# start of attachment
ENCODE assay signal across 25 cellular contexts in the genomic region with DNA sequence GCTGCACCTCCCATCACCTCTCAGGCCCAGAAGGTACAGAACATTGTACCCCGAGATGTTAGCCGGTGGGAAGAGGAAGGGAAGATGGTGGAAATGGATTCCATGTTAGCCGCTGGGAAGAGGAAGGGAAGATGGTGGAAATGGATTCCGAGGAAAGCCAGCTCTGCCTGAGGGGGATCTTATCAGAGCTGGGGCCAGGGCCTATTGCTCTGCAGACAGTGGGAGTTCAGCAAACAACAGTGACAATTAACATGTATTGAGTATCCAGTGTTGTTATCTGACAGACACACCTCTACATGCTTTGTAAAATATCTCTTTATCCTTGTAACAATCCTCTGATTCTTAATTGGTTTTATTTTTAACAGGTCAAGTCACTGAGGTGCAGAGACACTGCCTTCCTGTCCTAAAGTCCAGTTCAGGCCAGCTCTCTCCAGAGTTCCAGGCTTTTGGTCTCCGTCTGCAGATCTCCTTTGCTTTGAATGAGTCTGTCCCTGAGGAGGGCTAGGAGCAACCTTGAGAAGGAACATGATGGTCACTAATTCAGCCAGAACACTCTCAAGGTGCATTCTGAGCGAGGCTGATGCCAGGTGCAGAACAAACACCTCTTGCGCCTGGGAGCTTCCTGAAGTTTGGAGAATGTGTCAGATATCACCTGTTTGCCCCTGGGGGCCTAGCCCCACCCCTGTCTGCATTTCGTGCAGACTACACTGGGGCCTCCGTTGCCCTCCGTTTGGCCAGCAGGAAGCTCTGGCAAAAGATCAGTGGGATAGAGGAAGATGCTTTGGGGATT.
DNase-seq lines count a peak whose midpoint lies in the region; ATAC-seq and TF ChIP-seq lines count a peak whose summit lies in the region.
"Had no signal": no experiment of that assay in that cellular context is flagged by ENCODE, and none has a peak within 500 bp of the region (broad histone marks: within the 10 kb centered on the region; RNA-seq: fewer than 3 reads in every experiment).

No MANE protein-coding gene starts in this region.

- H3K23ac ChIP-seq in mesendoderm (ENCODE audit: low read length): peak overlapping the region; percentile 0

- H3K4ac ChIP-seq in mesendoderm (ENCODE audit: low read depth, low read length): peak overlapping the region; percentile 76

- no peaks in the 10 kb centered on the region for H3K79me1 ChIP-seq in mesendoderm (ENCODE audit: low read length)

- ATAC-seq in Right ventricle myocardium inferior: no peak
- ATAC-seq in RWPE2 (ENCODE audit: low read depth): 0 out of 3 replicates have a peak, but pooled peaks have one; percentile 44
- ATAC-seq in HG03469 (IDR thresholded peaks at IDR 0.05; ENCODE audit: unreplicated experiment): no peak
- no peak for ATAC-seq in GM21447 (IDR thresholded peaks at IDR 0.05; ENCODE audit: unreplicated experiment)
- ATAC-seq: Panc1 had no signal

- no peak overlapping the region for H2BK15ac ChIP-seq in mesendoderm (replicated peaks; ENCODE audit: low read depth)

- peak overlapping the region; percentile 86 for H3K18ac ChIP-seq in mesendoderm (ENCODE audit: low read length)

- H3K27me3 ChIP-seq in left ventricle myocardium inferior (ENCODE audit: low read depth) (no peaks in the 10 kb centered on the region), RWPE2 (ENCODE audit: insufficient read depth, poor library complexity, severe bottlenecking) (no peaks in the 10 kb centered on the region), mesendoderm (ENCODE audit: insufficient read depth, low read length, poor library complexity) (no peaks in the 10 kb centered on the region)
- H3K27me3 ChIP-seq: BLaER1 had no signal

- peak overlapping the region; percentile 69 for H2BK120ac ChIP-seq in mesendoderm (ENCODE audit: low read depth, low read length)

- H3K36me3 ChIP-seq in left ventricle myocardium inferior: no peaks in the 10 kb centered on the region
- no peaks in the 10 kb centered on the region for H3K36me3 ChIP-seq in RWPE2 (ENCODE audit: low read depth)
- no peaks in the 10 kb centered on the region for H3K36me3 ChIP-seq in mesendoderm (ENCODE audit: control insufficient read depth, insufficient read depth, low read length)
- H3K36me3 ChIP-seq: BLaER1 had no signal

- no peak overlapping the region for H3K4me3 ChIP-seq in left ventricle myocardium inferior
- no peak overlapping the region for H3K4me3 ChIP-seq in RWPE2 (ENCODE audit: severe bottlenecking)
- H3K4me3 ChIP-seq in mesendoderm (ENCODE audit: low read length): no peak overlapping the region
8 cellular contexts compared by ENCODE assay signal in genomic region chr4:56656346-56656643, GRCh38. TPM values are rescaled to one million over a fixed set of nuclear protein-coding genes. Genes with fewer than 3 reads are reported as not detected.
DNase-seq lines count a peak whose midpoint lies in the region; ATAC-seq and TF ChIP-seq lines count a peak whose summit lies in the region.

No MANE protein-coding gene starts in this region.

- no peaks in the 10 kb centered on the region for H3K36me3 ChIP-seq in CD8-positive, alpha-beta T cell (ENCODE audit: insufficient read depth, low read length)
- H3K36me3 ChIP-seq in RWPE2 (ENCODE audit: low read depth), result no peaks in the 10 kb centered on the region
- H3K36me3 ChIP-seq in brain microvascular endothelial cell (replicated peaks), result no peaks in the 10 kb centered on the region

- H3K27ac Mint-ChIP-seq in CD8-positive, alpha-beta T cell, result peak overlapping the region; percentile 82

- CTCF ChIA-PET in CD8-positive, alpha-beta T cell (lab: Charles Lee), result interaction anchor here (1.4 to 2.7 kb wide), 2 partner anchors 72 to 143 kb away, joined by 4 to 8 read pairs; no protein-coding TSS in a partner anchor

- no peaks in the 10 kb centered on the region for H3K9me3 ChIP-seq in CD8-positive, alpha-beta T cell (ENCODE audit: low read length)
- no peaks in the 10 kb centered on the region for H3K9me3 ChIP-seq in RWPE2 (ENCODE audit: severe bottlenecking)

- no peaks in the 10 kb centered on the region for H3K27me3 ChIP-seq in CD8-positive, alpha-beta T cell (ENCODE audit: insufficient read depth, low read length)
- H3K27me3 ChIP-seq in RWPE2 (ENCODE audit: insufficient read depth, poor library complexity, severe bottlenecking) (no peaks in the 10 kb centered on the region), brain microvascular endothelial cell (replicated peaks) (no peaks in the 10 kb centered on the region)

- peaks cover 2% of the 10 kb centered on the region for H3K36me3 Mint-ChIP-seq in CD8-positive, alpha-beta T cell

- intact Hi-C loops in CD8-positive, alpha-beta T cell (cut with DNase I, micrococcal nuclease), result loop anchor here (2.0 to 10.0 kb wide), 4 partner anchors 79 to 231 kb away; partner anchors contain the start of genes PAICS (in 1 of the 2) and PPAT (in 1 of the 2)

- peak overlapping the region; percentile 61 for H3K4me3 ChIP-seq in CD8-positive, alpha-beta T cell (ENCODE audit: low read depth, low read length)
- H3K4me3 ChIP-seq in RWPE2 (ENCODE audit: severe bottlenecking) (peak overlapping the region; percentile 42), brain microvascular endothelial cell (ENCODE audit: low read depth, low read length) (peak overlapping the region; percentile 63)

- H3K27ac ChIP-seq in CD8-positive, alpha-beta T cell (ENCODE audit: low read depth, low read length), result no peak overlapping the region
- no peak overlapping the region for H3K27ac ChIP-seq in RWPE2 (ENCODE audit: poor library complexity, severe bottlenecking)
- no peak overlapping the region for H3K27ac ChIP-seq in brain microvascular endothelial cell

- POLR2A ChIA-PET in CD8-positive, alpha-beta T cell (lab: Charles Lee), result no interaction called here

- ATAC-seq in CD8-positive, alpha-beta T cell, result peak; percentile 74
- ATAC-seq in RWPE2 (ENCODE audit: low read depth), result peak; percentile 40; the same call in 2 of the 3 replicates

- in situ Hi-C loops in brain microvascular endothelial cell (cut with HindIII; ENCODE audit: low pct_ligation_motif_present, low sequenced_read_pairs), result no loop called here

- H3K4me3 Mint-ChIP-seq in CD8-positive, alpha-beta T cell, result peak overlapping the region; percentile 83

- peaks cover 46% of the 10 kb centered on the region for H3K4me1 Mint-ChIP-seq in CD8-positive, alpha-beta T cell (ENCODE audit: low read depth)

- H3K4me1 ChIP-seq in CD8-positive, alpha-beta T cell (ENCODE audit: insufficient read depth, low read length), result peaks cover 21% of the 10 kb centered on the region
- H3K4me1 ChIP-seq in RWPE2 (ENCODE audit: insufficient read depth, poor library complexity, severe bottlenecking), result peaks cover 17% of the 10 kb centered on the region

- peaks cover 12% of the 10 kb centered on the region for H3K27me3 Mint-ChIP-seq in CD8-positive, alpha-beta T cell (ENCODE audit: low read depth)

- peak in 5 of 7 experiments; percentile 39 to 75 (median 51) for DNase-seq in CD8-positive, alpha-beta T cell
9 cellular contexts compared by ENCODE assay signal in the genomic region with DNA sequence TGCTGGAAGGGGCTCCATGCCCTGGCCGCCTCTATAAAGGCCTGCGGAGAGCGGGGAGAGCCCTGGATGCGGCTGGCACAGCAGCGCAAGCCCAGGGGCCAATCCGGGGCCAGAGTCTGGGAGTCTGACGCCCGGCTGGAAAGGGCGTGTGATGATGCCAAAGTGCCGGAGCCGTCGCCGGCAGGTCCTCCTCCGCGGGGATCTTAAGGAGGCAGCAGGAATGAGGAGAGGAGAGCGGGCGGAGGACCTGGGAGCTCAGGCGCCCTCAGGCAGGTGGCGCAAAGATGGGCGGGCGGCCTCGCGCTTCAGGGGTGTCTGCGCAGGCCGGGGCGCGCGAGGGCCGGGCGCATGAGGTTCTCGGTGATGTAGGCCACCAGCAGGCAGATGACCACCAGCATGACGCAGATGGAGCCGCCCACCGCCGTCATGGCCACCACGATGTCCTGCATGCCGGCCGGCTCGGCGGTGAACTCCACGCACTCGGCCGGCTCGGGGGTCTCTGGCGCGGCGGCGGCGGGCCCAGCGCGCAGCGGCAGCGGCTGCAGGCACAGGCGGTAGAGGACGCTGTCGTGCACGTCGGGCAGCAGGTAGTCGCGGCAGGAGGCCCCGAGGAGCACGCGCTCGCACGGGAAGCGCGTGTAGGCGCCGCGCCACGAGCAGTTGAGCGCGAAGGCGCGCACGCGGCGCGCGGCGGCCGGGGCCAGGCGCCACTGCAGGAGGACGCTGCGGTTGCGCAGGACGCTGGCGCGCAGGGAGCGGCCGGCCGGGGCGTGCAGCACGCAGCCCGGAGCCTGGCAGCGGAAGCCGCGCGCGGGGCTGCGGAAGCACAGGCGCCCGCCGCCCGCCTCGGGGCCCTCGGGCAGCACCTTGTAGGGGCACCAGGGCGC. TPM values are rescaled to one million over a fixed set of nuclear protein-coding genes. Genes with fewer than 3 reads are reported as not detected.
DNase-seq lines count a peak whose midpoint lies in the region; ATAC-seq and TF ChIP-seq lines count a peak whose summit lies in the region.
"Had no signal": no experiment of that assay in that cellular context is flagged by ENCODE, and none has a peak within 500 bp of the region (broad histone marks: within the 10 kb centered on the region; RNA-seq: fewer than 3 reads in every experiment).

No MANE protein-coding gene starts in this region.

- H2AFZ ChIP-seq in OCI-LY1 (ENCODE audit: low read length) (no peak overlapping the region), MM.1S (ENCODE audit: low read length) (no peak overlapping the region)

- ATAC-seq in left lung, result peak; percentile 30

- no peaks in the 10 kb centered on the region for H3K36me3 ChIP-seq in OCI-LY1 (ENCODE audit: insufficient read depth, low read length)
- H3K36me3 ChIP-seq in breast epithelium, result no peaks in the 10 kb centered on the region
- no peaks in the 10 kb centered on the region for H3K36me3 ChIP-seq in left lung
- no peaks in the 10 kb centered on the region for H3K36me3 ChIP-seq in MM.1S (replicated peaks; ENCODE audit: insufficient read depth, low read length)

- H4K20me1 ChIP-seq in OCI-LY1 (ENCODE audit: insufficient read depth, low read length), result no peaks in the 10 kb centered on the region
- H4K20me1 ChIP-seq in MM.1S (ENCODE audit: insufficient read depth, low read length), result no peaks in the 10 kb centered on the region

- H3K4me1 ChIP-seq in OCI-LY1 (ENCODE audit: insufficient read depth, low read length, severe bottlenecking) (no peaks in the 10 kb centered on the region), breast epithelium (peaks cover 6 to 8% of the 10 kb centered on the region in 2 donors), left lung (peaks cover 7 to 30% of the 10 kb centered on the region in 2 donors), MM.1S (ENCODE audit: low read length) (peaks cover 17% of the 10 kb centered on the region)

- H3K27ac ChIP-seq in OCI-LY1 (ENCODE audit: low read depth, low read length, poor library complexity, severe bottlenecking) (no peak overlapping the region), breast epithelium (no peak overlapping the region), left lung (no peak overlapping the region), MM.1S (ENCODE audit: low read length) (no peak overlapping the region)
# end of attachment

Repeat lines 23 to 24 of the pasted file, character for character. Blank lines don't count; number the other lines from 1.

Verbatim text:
- no peak overlapping the region for H3K4me3 ChIP-seq in RWPE2 (ENCODE audit: severe bottlenecking)
- H3K4me3 ChIP-seq in mesendoderm (ENCODE audit: low read length): no peak overlapping the region